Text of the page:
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Posted by wmmbb in Democracy, Social Environment, Terrorism Issues.

Julian Assange, perhaps understandably, given his experience,  is wary and pessimistic about the future of a world embroiled with the internet. We have become the victims of pervasive surveillance and we should encode our communications to protect ourselves.

Yet is it not wholly pollyannaish to put a contending position. Now that governments, in particular the US, have taken to mining out information and our relationships, might we simply ask them in the event of a massive crash and the lost this information for whatever of the many possible reasons, to restore it to us. The thought here is that since governments, at least in democracies, are the servants of the people should they not act in a constructive way. Of course, they, and perhaps us, have become subsumed by fear and violence to make human kindness in this mental frame impossible. As Julian Assange noted the internet has fundamentally changed our civilization in a way equivalent to settled agriculture and more profoundly than printing did in Europe of the fifteenth and sixteenth centuries. The conjunction of violence and civilization will either be reinforced, or we might reach for new democratic settlements and constitutions in which government is truly accountable and transparent. Secrecy creates a social prison.

Julian Assange gave an extended issue promoting his new book, Cypherpunks on Democracy Now</em>. This report on RT provides a summary:

As the apparently mainstream media, in the treatment of The New York Times chose to ignore Bradley Mannings testimony in the military hearings before a Judge prior to his trial next year. So too it seems that, if Phillip Dorling’s article in The Sydney Morning Herald is accurate, the Establishment is celebratory about Julian Assange and Wikileaks, as they see it, imminent demise, and indifferent to the prospect of undergoing the torture justice imposed by American incarceration. Phillip Dorling writes:

AUSTRALIAN government officials believe that WikiLeaks is ”broken” and that Julian Assange has no alternative other than to surrender for extradition to Sweden to face sexual assault allegations.
They do not rule out the WikiLeaks publisher’s eventual extradition to the United States.
As Assange nears six months’ confinement in Ecuador’s London embassy, security and diplomatic sources in Canberra have privately expressed confidence that WikiLeaks is ”effectively moribund”.
It is thought that the transparency group’s dwindling financial support will ”sooner or later dry up” leaving Assange ”irrelevant and with little alternative other than to leave Ecuador’s embassy”.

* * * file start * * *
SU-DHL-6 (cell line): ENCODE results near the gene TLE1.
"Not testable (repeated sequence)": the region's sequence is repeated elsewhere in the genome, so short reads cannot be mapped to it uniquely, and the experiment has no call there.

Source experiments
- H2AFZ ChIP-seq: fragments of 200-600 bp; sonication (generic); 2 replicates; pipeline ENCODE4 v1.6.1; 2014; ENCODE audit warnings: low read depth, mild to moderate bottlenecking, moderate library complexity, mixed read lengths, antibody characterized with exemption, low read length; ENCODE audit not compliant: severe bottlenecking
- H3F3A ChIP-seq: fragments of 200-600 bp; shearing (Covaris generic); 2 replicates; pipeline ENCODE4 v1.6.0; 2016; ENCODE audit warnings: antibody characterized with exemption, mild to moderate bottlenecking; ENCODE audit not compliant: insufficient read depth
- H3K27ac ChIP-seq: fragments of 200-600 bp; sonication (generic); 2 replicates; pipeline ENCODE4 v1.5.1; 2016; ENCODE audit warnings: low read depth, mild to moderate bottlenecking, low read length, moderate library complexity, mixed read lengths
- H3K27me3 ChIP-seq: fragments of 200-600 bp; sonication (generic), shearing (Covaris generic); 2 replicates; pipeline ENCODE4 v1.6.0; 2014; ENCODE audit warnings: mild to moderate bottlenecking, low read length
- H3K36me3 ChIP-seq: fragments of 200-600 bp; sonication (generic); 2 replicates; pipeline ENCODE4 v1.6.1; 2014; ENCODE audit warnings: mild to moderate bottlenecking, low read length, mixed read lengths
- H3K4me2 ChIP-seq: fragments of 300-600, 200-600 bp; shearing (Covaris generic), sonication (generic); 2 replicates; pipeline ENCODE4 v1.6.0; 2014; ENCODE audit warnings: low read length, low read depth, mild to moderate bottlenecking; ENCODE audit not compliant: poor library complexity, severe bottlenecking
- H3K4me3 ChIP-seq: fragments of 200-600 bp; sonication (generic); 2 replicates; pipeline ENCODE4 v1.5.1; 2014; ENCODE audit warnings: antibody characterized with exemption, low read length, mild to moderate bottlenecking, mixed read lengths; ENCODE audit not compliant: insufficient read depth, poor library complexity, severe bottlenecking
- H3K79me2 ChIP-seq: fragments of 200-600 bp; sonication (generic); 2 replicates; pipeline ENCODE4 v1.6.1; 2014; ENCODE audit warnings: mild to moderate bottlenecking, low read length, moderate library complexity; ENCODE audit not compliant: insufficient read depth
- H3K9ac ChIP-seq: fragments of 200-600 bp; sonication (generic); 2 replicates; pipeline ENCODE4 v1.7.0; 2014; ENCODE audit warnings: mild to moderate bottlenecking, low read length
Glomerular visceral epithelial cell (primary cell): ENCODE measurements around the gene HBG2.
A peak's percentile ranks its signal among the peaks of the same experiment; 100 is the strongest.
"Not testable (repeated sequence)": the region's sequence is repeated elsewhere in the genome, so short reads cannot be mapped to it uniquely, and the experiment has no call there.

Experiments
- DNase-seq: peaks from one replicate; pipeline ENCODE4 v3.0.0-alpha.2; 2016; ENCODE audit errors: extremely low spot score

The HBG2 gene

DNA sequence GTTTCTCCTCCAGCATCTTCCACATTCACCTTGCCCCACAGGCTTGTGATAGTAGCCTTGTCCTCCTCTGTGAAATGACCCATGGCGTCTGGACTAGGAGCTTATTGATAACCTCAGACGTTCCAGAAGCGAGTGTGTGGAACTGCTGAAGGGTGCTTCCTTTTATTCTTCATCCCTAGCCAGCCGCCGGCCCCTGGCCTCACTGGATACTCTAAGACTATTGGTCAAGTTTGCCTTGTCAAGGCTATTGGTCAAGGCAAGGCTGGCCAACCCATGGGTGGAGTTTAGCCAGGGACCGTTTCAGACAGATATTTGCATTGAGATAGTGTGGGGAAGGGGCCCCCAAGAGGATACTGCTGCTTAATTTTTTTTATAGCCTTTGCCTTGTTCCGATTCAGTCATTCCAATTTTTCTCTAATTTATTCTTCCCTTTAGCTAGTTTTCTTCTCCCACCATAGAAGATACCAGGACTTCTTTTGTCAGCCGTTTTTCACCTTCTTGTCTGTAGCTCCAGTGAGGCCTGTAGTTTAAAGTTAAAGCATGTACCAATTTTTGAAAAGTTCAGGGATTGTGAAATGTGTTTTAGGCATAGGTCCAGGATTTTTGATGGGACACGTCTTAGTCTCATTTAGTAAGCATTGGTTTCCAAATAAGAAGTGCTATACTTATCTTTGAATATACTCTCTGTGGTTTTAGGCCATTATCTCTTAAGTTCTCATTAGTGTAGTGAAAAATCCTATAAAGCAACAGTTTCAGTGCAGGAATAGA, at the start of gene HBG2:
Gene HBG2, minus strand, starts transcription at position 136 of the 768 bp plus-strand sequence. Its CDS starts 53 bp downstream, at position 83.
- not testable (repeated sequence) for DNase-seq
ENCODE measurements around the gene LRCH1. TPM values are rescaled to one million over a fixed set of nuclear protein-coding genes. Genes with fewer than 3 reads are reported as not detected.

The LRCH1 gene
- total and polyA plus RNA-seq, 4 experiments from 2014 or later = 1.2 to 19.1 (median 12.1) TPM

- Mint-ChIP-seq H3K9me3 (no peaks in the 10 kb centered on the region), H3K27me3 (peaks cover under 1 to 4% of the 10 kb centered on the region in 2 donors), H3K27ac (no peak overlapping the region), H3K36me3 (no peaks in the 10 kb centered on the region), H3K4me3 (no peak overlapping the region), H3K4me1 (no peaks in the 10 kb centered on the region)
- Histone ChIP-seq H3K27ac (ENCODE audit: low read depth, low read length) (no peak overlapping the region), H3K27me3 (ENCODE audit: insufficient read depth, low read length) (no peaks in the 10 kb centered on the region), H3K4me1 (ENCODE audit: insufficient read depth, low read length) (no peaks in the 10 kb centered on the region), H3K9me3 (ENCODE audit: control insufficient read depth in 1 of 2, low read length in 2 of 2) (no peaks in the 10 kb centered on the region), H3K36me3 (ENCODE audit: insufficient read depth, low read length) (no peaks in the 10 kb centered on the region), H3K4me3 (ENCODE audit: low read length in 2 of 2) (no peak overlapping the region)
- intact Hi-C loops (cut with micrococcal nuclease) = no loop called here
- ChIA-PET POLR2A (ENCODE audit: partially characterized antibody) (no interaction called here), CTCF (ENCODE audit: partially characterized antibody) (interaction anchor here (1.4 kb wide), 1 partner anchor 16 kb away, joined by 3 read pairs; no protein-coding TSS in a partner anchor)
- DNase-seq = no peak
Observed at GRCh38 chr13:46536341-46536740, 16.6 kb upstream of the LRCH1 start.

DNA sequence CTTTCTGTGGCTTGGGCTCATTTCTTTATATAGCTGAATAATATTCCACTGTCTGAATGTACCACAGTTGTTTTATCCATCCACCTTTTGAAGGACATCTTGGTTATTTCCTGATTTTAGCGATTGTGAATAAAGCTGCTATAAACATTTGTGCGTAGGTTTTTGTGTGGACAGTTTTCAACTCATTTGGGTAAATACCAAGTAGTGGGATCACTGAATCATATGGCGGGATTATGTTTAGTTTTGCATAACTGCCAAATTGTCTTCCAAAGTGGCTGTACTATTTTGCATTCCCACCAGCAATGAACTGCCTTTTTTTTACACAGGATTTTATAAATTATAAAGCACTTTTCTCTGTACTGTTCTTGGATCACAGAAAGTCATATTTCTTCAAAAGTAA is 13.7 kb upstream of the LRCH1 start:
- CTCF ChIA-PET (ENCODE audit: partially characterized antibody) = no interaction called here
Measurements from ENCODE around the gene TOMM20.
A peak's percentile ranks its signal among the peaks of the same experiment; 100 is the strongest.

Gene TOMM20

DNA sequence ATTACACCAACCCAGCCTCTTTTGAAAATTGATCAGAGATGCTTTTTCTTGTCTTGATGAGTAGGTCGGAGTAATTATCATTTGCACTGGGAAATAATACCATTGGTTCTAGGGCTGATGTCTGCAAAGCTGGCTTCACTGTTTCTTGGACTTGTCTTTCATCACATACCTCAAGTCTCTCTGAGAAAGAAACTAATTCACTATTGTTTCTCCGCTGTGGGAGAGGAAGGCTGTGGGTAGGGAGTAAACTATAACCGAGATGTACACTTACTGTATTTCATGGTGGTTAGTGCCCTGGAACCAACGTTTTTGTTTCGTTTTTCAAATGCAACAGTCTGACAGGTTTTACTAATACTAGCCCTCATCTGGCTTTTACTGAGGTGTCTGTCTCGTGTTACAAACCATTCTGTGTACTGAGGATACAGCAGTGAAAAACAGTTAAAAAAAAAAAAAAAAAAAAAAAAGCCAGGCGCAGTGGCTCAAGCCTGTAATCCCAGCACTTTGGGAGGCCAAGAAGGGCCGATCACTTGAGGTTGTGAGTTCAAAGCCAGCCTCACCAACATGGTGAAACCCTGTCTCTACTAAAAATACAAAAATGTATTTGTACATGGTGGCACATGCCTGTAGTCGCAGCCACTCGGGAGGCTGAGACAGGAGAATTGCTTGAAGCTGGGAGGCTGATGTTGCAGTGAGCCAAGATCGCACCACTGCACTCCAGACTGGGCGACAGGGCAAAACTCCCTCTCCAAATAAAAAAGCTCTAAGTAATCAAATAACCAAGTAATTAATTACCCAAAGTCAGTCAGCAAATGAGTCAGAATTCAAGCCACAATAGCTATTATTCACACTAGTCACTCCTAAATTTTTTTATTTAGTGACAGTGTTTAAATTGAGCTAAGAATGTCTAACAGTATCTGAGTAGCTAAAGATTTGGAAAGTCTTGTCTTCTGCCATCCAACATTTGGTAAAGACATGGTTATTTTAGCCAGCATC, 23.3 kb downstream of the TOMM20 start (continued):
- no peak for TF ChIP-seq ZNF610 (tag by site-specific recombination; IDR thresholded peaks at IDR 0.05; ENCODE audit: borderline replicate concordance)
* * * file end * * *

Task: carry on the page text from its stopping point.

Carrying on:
”This is slowly playing itself out, over months, maybe more than a year, but there’s only one likely outcome – extradition to Sweden,” a diplomatic source said last week.
One security official claimed WikiLeaks’ ”inner group” now comprised only ”four to six people, including Assange” and that its website was ”running on empty” financially.
”WikiLeaks doesn’t have an electronic drop box any more; they haven’t published anything of any great consequence for many months. There’s just a Twitter feed. This phenomenon has run its course,” he said.

Phillip Dorling further notes that the trial of Bradley Manning, implicitly the breaking of Wikileaks using the corporate muscle of Mastercard and others, and ultimately the imprisonment of Julian Assange are closely connected. The boring familiarity of the militarilization and democractization of society by effecting trashing the Bill of Rights and the entrenchment of military industrial surveillance state, expressed in the murderous drone program runs on indifferent to human or constitutional rights and human decency.

Those celebrating these developments might stop and think, if only to remember what it means to be a human being, and what civilization might require, let along human survival. Alfred North Whitehead, quoting (I believe) Plato, said, “The purpose of life is not only to live well; it is to live better”.


Looks like “the brave new world” has its downside, as reported on ABC News. Should we attribute these aspects to people not the technology. For example cars are often used in bank robberies. I am less concerned with the importing of drugs, than guns. The latter are easier to control, now there is awareness of what is going on.

Conor Duffy, Dealers shed light on dark internet’s drug trade (ABC News)



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